Synergistic Influence of Gene Architecture and Promoter Structure on Transcription in Plants : An in silico Analysis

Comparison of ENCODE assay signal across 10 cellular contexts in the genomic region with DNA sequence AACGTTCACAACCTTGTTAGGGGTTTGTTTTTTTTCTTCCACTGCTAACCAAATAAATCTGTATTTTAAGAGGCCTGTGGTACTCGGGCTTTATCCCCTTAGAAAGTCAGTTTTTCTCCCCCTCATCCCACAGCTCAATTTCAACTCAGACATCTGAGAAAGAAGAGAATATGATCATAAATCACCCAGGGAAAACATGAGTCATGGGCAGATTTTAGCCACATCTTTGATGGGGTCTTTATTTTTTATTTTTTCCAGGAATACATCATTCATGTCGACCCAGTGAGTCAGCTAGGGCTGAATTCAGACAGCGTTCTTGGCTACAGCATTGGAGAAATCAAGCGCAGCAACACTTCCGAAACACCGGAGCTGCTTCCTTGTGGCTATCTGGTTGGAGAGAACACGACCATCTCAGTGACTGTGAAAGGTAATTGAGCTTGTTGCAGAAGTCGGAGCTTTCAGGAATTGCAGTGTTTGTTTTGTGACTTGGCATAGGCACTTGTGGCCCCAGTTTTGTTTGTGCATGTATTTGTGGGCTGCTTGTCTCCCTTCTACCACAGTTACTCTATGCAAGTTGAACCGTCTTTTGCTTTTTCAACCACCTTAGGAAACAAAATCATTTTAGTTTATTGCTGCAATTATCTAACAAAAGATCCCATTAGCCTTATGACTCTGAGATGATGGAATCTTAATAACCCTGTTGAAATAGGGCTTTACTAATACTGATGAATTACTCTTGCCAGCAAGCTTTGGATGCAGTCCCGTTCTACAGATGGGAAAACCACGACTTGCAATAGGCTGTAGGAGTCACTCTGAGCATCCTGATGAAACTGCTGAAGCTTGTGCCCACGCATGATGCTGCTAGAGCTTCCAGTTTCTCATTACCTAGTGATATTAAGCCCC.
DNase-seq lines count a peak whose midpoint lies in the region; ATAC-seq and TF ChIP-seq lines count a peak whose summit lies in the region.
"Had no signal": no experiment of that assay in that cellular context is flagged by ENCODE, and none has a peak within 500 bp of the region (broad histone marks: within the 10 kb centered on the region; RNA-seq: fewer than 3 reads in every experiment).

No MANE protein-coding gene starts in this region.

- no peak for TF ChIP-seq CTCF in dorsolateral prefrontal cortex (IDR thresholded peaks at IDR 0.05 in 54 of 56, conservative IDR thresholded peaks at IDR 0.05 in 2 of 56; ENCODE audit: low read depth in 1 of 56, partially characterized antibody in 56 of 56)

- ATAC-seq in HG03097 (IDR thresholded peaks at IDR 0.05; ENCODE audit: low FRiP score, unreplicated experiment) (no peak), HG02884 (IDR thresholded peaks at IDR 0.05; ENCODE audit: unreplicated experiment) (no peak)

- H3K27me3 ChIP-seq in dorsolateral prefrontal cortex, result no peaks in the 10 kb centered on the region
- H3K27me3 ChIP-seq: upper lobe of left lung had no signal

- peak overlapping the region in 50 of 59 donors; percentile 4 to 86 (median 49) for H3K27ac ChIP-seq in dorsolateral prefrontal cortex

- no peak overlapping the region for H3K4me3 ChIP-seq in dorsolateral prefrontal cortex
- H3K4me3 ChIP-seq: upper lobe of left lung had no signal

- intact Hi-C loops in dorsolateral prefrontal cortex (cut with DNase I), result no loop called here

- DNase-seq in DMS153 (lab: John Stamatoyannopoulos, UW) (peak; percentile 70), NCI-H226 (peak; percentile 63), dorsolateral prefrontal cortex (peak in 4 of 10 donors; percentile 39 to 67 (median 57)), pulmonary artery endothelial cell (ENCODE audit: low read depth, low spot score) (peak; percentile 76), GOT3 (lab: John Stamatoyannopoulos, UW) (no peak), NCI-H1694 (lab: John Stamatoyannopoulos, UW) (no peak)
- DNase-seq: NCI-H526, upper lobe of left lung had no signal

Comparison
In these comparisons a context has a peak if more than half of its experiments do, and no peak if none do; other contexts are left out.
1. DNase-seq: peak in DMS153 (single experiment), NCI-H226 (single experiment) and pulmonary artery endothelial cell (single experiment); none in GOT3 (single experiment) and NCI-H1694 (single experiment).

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Understanding the structural organisation of genome and insightful information of gene has helped in exploring the regulation and expression of the gene at a molecular and cellular level. In eukaryotes, the gene regulation is a complex process compared to prokaryotes regarding the presence of distant promoter region and noncoding elements inside the gene. After the report of noncoding DNA, previously known as junk DNA, the functionality of these DNA has been enlightened. Advancement of technologies in DNA sequencing, genetic engineering has helped in the repertoire of sequence information of the functional region of coding and non-coding regions of numerous organisms. Noncoding DNA present in the upstream of the gene is known as promoter which acts as binding elements for regulatory factors as well as transcription machinery to modulate transcription. Structural properties of promoter regions and presence of cis-element act as determining a factor for the interaction of trans-acting elements. The DNA structure of the promoter regions varies according to its length and base composition. These stretches of DNA can have several features for duplex DNA and found to be different from the canonical B-DNA structure. Very often, structural properties of DNA such as DNA stability, bendability and intrinsic curvature have high biological relevance for the protein binding. These structural properties predict the change at local and/or global level gives rise to the binding prevalence for the regulatory factors which can modulate gene expression. In higher eukaryotes such as plant, several other factors also play an important role in gene expression. Inside a gene, the presence of noncoding region can act as a regulatory factor for gene expression. These noncoding elements can give stability to the synthesised RNA as well as modulate the expression level and tissue specificity of a gene. In this thesis, a thorough study of these properties, which are linked to the gene regulation and expression, was carried out. The majority of the work is focused on the influence of gene architecture and promoter properties on level and breadth of gene expression in plants. The thesis work is divided into four sections, which are explained in detailed below. The first section is primarily focused on the distribution of coding and noncoding region concerning its length and base composition in dicots of A. thaliana and monocots of O. sativa, S. bicolor and Z. mays. An extensive study was also done on the influence of promoter properties as well as gene architecture on the level of expression and on breadth (the number of tissue in which a gene expressed) in the second section. The third part of the work was followed by the strength of promoter properties and gene structure of gene expression in plants. The last section of the work is based on the sequence specificity and structural properties of the binding sites of an OsMADS1 transcription factor in rice. A detailed overview of functional aspects of coding and noncoding region as well as the structural features of promoter regions on gene expression are discussed in the first chapter (Chapter 1) of the thesis. Brief descriptions of transcription factor binding site and motif enrichment in the binding regions are also explained in this chapter. Gene architecture varies with GC composition of genes in gramineae (Chapter 2) The bimodal distribution of GC% of genes in monocots has been reported earlier, whereas dicots have unimodal distribution. In this study, the two populations are divided based on the GC% of genes in three monocots (rice, sorghum and maize) by taking the intersection as a separation point. It was reported earlier that GC% of concatenated intron shows a bimodal distribution, which gives bimodality to the gene. The present study of this thesis highlighted that GC% of exons and concatenated exons have the similar kind of bimodal distribution as like genes. Furthermore, a clear bimodal distribution was also seen for single exon genes. Single exons genes are GC-rich in O. sativa, S. bicolor and Z. mays while the similar scenario is absent in A.thaliana. Indeed a high correlation (0.80) was found between GC% of HighGC class genes and the GC% of corresponding concatenated exons in monocots. Genes found within HighGC class and LowGC class were functionally distinguishable by statistical analysis of their gene ontology categories. Thus the new finding of this study is that GC% of exon itself has a bimodal distribution in rice, maize and sorghum which makes the distribution of GC% of gene bimodal. Both the classes of genes are different in their molecular function and cellular component significantly. Gene structure and promoter architecture influence variation of expression in plants (Chapter 3) Gene expression is a vital process used by all living cells for their survival, and its modulation at cellular level gives rise to phenotypic variation. Despite the availability of massive gene expression data, the regulation of expression remains unclear. Variation of expression of a gene is evident among individuals, between individuals and tissues. Previous studies on animal and plants have reported the influence of gene structure and promoter architecture on gene expression level and breadth (tissue specificity) however, results were more contradictory in plants. In this study, transcriptome atlas data of different tissue types at various developmental stages of A. thaliana, O. sativa, S. bicolor and Z. mays were used to understand the relation-ship between gene components and expression. The results of this chapter revealed that both length and GC% of gene components influences gene expression level and breadth in a similar direction, however, this relationship is plant specific. Expression breadth is positively linked with the gene components like intron content of primary transcript (PT) (%), GC% of 50 UTR and 30 UTR while negatively related to GC% of PT and difference in GC% of exon and intron. Moreover, Impact of in-tron content of PT (%) is significantly more for genes with high expression level. Furthermore, rice is found to be an intermediate regarding the variation of gene components on gene expression between dicots and monocots. Promoter regions are the binding sites of the transcription factor, which have specific structural properties that regulate both gene expression level and breadth. This study has established a relationship between expression parameters and promoter architecture. Structural properties like stability, bendability and curvature of promoter regions were analysed in this chapter. Interestingly promoter regions of tissue-specific and lowly expressed genes are less stable in arabidopsis, rice and sorghum. Bendability of core promoter sequences of constitutively expressed genes has been noticed to be less bendable in plants by using prediction model DNase1 sensitivity and nucleosome positioning preference. Promoter regions of lowly ex-pressed genes are highly curved in sorghum and maize. Although the gene struc-ture is found common in expression study for all plants, maize is different from other monocots in its promoter architecture, which might have evolved separately to regulate gene expression. Various genomic properties are deterministic factors for gene expression level and breadth (Chapter 4) In the higher organism, gene expresses differently in different tissues. The number of transcripts and the specificity of expression eventually shape the phenotype. There are many gene components and promoter properties linked to both gene expression level and breadth in similar fashion which has been discussed in chapter 3. The reason could be a common molecular pathway. The relative strength of each genomic component on gene expression parameters would help to clarify the underneath molecular mechanism. In this chapter, a multivariate multiple regression model was built for each plant and influence of every genomic trait has been compared between gene expression level and breadth directly. Results of this analysis revealed the determining factor of gene expression present commonly in the plant. This study uncovered that among gene components, intron content of PT (%) is a powerful determinate of tissue specificity while other gene components are governing expression level and breadth in a diversified way. Similarly, among structural properties of the promoter, free energy has been negatively linked to expression breadth. However, DNase1 sensitivity strongly governed the gene expression breadth in monocots and gene expression level in dicots. This specificity of DNase1 sensitivity in dicot and monocot leads this study to examine the compo-sitional difference and motif enrichment in their promoter regions to underneath the evolutionary relationship. TATA box and Y-patch were preferentially noticed in narrowly expressed data set of all plants. An extensive study on the size of the orthologous group and gene expression was performed to expose the shared molecular pathways. Single copy genes were lowly expressed while multi copy numbers of genes are tissue specific. Genome-wide binding and recognition signature of OsMADS1 have specific DNA structural features (Chapter 5) DNA-protein interaction is a fundamental process which often regulates the ex-pression of a gene either by activation or by repression. Proteins bind to the DNA are known as transcription factors (TFs) which are sequence specific and recognise the binding sites are known as consensus motif in dsDNA by its DNA-binding do-mains. The specificity of DNA and TFs interaction is governed by several factors such as consensus motif, the presence of other cofactors, chromatin environment and structural flexibility or shape of the DNA. Studies on genome-wide binding of TFs have addressed that the transcription factor binding motifs (TFBSs) are not the only recognising feature but how do proteins achieve DNA-binding specificity, are still largely unknown. In this project, genome-wide binding sites information were gathered from in vivo ChIP-seq experiment of the transcription factor OsMADS1 in rice (Oryza sativa). MADS domain containing transcription factor is a central regulator that performs the diverse function in development whereas OsMADS1 controls floral development in rice. The genome-wide binding to the target genes and the underlying mechanisms of gene expression are still not uncovered. Aim of this work was to find out the structural properties of the binding regions for the sequence having consensus motif CArG as well as for the region where the cognate DNA-binding site is absent. The results revealed that total 3112 binding sites associated with the gene were concentrated in the intergenic regions, in the vicinity of transcription start sites (TSSs) and within gene bodies. Among the bound DNA, CArG motif is found in most of the sequences and in several cases only A-tracts. Overall, sequences flanking OsMADS1 binding sites show specific DNA structural properties. These bound DNA sequences are characterised by low stability and flexibility while having a highly intrinsic curvature and enriched with the A-tract motif. In addition to that binding peak shows a narrow minor groove which is previously established from X-ray crystal structure of a dimer of the MADS domain of human serum response factor (SRF) bound to DNA. Moreover, in this chapter, hexamer enrichment analysis also revealed the consensus motif of other TF family like MYC, AP2/ERF, bZIP etc. in OsMADS1 bound DNA. Combining the gene expression data of OsMADS1 knockdown florets with its DNA binding data, the regulatory network was constructed where transcription factors, such as AP2/ERF, bHLH, HSF and chromatin remodelers are found as direct targets. General conclusion Summary of the above results of this thesis is presented in chapter-6. This thesis illustrates the importance of the noncoding region in gene regulation of plants. Gene expression and TF binding in plants can be modulated by engineering the promoter as well as by gene architecture.